[LETTERS to the editor]Cultural entrepreneurship
No country in recent memory has developed as rapidly as Korea. Because the country has no energy resources in its territory and did not have much capital to start with, few would have predicted that South Korea would one day become one of the world’s economic powers.
Of course, during the process of economic development and democratization, there were also dark chapters, but the results in Korean society today are indeed a miracle. Korea, against all expectations, has prevailed.
Korea’s future is still very bright if the country follows what Peter Drucker and Alvin Toffler have anticipated. However, whether or not Korea can become an international superpower in information technology or entrepreneurship in the future, the country will have to recognize the value of its culture.
Korea can not be a truly global power unless it has strong roots in its culture. We need to preserve and develop our culture.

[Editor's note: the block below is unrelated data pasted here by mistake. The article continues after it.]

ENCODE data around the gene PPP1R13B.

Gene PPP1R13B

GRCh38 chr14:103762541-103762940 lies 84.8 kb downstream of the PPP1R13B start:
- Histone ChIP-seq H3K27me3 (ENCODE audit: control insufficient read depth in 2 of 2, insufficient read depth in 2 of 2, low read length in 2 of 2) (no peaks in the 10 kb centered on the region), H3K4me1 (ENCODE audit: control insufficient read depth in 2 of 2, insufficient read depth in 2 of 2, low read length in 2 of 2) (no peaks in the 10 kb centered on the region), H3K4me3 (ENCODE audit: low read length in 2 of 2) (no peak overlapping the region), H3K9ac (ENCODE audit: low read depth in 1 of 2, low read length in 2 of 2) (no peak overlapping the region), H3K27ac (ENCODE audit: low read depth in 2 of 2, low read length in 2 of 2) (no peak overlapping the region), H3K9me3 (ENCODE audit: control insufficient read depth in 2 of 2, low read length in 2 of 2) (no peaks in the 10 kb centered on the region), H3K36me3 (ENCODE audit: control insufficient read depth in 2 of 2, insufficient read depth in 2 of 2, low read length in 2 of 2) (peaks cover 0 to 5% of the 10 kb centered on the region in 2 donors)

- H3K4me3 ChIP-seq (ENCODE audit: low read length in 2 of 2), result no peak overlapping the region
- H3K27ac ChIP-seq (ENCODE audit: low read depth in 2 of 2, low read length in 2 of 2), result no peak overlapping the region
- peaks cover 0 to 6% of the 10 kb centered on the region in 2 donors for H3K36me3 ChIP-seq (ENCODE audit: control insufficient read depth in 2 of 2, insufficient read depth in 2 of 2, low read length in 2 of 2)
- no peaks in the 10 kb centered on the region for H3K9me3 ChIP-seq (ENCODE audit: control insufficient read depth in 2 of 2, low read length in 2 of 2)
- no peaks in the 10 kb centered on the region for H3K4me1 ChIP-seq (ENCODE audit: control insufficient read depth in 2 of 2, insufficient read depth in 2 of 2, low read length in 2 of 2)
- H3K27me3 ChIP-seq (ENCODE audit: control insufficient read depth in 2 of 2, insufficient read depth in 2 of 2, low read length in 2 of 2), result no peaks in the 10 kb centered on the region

Korea’s busiest streets are crowded with countless Western coffee shops, Krispy Kreme, McDonalds, Outback Steakhouse and many other foreign brands. Even in Daechi-dong [in southern Seoul], the education hot zone for many students, we could mistakenly think that we are in another part of the world.
Diversity is good and it is an essential quality of globalization but diversity is meaningless without strong roots in our culture.
Kimchi ... [and] bibimpap are praised by many people around the world. We should take pride in our traditions and take steps toward spreading our culture. We should not limit this to just small Korean restaurants. Instead we should make use of our entrepreneurship to take the lead in promoting our proud culture.
Korea can be the home of the next Eastern McDonalds.
Kang Jae-yeon,Sookmyung Girls’ High School
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